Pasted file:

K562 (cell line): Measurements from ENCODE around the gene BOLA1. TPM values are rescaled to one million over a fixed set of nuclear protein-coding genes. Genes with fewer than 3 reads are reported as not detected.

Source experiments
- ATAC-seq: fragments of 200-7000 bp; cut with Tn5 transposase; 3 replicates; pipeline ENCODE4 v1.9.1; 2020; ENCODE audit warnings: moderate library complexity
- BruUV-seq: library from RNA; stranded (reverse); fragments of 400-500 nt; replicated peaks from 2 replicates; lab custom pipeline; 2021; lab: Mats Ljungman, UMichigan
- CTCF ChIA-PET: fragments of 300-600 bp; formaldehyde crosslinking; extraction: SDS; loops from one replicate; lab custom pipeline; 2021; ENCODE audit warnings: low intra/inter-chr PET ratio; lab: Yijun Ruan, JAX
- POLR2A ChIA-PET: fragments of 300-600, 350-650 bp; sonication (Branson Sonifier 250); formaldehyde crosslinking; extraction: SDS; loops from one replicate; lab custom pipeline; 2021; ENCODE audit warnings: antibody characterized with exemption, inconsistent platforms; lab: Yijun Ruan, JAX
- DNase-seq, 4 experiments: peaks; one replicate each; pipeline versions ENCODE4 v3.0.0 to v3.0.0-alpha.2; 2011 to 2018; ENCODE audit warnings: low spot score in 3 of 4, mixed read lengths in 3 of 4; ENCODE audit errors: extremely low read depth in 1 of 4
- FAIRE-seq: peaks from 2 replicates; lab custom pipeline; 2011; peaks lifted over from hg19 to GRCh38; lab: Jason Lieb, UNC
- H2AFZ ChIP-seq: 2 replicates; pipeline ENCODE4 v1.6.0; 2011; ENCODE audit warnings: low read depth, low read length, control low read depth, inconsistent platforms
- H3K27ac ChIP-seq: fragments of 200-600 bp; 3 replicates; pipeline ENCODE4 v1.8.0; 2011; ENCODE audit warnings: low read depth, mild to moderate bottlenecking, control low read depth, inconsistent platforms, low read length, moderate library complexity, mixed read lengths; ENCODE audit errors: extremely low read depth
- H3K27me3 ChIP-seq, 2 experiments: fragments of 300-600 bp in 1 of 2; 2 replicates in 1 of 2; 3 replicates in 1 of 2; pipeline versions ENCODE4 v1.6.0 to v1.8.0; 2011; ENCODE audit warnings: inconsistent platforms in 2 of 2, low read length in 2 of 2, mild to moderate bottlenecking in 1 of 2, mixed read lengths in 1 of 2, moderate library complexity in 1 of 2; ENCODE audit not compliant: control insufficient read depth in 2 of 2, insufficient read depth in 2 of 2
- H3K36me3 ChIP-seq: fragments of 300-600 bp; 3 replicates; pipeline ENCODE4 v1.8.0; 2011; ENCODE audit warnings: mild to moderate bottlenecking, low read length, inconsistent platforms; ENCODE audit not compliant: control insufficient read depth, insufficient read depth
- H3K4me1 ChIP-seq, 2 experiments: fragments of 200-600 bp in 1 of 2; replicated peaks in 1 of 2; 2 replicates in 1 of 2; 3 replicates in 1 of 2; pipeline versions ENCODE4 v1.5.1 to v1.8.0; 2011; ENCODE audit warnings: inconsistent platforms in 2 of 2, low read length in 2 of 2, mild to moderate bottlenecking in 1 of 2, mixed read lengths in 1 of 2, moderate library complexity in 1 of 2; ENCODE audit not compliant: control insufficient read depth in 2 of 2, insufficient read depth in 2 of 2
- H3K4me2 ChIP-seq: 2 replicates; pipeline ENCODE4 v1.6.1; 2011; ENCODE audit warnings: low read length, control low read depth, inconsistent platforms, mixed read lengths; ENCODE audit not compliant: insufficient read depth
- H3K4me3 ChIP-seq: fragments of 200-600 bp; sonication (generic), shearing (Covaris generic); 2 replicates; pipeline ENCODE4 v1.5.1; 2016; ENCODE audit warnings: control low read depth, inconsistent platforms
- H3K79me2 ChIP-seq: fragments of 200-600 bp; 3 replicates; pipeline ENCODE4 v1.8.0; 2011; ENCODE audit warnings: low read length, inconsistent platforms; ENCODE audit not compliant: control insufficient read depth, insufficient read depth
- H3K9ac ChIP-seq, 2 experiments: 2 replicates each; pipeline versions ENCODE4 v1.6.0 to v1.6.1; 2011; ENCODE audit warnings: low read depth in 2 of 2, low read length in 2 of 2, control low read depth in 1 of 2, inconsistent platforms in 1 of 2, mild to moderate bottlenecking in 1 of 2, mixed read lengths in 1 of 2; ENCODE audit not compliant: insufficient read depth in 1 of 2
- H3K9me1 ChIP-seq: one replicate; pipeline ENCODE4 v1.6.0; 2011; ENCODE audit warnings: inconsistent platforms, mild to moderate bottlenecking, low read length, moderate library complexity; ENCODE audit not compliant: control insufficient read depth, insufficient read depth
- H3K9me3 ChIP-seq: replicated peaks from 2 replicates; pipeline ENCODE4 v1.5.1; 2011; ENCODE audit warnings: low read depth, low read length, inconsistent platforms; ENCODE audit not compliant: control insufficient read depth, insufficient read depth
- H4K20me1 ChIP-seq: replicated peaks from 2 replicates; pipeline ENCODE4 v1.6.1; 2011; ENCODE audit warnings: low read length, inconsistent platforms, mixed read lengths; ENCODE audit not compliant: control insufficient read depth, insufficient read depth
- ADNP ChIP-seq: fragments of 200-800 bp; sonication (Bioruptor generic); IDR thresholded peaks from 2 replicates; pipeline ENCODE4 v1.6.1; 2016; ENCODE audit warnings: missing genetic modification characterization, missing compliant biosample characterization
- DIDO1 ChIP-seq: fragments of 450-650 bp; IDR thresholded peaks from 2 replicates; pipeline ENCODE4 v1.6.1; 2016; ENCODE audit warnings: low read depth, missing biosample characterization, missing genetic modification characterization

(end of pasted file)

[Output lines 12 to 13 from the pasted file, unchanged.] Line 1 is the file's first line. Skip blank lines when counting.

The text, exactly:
- H3K36me3 ChIP-seq: fragments of 300-600 bp; 3 replicates; pipeline ENCODE4 v1.8.0; 2011; ENCODE audit warnings: mild to moderate bottlenecking, low read length, inconsistent platforms; ENCODE audit not compliant: control insufficient read depth, insufficient read depth
- H3K4me1 ChIP-seq, 2 experiments: fragments of 200-600 bp in 1 of 2; replicated peaks in 1 of 2; 2 replicates in 1 of 2; 3 replicates in 1 of 2; pipeline versions ENCODE4 v1.5.1 to v1.8.0; 2011; ENCODE audit warnings: inconsistent platforms in 2 of 2, low read length in 2 of 2, mild to moderate bottlenecking in 1 of 2, mixed read lengths in 1 of 2, moderate library complexity in 1 of 2; ENCODE audit not compliant: control insufficient read depth in 2 of 2, insufficient read depth in 2 of 2